Quaker Beliefs

The Society was founded by George Fox in 1650. His revelation was that the divine presence was within him. This inspired him to preach that there was, in his words, "That of God in every man", which led him and his followers to look for personal guidance from that Inward Light. This self-reliance meant that there was no need for appointed ministers, or for creeds or sacraments. They preached equality, all were equally children of God and members of a universal brotherhood. The established order felt threatened by this revolutionary approach which did away with hierarchies and which did not recognise worldly honours, distinctions or claims of office, since honour lay with God alone. They were therefore persecuted by those in authority well into the 18th century.

Relevance of their beliefs to business

1) They inspired trust. This was linked to their refusal to swear on oath. Their refusal was based on the biblical injunction against swearing, but fundamentally, on the basis that there could not be two standards of truth. Truth was truth. This led to their success as bankers, because banking depends on trust. It also meant that as shopkeepers they put the price on their goods at which they intended to sell them. This was in contrast to the prevailing custom of haggling over prices. It was an ethical approach but also good business - and resented by their competitors!. Most people prefer to know they are not being fleeced, rather than to have to bargain to achieve the same end.

2) They saw life as a whole; religion was not just for Sundays. One of the Queries Quakers are asked to consider, is: "Do you maintain strict integrity in your business transactions and in your relations with individuals and organizations? Are you personally scrupulous and responsible in the use of money entrusted to you, and are you careful not to defraud the public revenue?" They must be unusual among Christian groups in giving specific advice on business ethics. As a result, they supported each other and kept an eye on fellow Quaker business people, to maintain their reputation. When my great-great-grandfather came to Birmingham in 1794, to open his draper's shop in Bull Street, he went to Bull Street Meeting and met Sampson Lloyd to whom he had an introduction. The firm has banked with Lloyds ever since.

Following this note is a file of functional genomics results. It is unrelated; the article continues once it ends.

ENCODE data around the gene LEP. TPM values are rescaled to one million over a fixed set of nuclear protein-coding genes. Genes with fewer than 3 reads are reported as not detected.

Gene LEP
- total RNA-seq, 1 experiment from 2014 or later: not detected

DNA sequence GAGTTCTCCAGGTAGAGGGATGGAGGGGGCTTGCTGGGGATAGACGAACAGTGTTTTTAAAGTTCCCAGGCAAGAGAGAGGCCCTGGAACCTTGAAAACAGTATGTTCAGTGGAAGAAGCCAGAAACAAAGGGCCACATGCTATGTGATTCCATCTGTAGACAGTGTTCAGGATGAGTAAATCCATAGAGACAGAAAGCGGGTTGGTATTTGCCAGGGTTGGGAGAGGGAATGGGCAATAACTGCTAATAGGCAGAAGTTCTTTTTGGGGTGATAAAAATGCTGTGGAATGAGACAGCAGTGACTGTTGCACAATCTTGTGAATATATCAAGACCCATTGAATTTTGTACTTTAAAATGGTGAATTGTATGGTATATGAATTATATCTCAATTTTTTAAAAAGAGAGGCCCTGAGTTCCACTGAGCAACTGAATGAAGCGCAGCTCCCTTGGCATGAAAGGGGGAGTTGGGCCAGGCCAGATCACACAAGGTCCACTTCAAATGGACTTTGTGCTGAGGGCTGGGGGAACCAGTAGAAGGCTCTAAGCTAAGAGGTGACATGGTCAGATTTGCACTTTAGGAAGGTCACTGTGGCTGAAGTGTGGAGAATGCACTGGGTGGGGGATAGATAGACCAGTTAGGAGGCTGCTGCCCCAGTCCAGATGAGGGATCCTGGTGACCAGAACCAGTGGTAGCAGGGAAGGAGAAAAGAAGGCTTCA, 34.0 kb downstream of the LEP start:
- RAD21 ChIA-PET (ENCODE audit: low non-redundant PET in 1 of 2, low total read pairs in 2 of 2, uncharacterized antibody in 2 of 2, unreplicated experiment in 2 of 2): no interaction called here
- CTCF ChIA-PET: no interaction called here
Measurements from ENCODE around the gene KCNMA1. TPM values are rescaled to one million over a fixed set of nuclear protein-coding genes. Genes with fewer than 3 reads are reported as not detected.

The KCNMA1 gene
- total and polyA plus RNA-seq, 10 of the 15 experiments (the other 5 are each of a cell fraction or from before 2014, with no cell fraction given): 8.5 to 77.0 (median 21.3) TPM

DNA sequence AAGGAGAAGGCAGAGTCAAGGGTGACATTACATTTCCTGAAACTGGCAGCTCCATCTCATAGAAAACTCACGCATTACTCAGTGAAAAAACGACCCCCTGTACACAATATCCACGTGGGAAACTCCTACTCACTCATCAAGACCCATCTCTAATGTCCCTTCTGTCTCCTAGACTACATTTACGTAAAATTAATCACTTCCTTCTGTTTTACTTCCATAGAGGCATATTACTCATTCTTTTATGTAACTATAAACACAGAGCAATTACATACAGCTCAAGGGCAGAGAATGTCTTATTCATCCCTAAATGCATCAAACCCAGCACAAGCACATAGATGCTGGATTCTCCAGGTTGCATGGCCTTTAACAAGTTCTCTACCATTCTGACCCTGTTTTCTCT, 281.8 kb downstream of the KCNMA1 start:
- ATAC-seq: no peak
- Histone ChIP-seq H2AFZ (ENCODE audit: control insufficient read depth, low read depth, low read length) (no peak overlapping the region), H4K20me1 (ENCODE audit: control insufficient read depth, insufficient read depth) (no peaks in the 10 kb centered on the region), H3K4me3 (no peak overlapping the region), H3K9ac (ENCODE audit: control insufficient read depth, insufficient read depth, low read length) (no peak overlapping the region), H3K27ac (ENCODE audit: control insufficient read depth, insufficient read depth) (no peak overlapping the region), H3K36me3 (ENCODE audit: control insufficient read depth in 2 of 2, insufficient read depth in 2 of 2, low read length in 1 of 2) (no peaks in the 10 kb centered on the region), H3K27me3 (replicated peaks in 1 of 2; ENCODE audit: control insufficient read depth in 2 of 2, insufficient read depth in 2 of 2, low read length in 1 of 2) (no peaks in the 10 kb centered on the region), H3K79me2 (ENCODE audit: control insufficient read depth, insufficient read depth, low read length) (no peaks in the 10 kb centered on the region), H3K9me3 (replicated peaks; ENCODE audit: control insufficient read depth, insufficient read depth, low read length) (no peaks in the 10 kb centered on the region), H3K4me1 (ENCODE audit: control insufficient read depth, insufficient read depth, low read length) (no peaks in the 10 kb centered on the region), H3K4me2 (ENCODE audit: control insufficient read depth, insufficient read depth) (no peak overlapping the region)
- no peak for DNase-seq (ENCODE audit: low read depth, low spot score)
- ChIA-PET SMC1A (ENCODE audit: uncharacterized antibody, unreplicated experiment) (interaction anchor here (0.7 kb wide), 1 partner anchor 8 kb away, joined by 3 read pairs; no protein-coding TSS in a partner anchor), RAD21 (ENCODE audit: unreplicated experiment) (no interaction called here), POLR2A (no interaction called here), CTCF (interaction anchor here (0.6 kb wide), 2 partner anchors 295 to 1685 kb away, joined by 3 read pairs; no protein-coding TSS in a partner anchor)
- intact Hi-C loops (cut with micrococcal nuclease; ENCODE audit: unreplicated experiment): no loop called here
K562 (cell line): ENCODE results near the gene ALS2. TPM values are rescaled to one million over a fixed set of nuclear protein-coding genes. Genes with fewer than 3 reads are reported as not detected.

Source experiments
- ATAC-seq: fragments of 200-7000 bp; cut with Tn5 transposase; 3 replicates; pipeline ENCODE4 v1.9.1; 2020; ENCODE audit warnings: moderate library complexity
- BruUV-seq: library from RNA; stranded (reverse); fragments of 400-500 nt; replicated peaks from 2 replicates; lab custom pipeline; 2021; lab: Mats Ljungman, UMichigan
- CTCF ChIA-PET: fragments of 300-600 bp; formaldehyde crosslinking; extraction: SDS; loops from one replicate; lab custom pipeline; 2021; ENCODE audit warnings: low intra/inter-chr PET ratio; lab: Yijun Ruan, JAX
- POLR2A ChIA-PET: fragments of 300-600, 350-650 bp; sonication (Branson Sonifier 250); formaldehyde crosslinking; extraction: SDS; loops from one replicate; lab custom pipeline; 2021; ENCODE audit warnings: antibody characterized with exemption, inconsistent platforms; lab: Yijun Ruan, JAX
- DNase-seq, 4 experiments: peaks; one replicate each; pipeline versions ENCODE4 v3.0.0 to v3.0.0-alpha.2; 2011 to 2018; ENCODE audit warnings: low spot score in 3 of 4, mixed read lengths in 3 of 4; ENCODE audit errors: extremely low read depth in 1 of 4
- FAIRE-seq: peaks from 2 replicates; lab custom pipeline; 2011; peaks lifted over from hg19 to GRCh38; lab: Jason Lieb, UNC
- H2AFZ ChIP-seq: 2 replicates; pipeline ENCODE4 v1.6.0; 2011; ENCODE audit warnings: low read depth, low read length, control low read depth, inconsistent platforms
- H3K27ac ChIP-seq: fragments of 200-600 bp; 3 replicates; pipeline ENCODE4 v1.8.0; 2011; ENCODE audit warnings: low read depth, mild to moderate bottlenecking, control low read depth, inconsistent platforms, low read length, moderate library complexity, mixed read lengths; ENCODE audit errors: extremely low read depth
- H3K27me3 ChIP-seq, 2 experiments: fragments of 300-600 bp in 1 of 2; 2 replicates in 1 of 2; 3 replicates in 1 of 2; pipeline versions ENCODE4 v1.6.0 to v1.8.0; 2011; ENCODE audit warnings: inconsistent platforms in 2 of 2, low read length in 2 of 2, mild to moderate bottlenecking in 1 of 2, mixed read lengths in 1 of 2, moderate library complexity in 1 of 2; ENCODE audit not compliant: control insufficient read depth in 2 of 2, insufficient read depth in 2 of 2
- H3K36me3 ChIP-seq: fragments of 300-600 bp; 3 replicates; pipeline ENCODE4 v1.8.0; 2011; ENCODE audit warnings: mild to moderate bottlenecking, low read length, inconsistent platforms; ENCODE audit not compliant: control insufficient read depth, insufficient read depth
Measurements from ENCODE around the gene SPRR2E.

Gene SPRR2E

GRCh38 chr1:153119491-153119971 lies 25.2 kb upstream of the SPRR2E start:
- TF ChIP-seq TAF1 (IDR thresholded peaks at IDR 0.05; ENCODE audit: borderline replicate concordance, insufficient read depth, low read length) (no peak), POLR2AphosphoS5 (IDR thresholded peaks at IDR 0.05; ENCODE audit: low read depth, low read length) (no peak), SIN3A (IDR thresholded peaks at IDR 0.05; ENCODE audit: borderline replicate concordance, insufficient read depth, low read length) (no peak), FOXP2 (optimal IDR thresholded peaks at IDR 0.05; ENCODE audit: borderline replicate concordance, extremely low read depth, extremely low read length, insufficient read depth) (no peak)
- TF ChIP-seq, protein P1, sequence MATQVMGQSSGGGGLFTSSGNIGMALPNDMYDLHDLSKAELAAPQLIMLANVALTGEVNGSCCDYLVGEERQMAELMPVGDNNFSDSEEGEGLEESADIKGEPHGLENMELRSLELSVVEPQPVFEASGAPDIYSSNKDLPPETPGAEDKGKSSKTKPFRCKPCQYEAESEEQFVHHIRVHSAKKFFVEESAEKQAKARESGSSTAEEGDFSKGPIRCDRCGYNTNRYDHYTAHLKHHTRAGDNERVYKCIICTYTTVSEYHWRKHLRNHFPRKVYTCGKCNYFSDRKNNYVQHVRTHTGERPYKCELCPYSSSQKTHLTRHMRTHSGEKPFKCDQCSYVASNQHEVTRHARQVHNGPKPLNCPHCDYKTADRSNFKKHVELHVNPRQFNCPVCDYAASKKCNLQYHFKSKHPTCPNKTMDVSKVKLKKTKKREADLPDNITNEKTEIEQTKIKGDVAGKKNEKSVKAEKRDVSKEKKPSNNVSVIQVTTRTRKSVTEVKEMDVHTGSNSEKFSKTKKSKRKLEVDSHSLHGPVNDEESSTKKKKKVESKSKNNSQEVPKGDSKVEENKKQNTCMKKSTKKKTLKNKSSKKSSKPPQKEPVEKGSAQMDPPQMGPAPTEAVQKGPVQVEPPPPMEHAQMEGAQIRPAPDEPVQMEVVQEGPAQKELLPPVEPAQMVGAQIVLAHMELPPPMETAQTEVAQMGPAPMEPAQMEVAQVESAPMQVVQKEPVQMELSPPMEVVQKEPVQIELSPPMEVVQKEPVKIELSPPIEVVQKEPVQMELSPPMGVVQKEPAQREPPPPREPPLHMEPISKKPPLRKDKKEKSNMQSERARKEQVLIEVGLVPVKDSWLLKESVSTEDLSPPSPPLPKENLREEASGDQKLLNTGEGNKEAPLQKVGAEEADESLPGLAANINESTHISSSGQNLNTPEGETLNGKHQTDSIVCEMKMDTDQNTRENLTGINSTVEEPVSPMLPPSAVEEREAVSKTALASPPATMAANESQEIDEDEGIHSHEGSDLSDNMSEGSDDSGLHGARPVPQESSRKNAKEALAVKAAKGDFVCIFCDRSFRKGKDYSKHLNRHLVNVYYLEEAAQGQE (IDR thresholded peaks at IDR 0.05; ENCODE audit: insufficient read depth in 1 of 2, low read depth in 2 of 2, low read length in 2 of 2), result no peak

3) Oddly enough their unwillingness to support war opened up business opportunities. The Darbys did not as ironmasters make cannon during the Napoleonic wars like their competitors. Instead, they developed a whole range of domestic ironware which turned out to be a far bigger and more stable business than armaments.

4) Their respect for the worth of every individual influenced the way in which their businesses were managed. I saw many instances of this at Bournville. It encouraged the view that everyone's contribution to the business was of value. This made for good working relations. Suggestions for improvements were welcomed and followed up, whatever their source. Because of their belief in equal worth, women played an important role in Quaker affairs from the outset. The same was true in our company where, in Edward Cadbury's day, women's departments were managed by women to ensure that they had a fair share of managerial posts. I have no doubt that the firm gained greatly from the belief that everyone working there had something of value to offer the enterprise.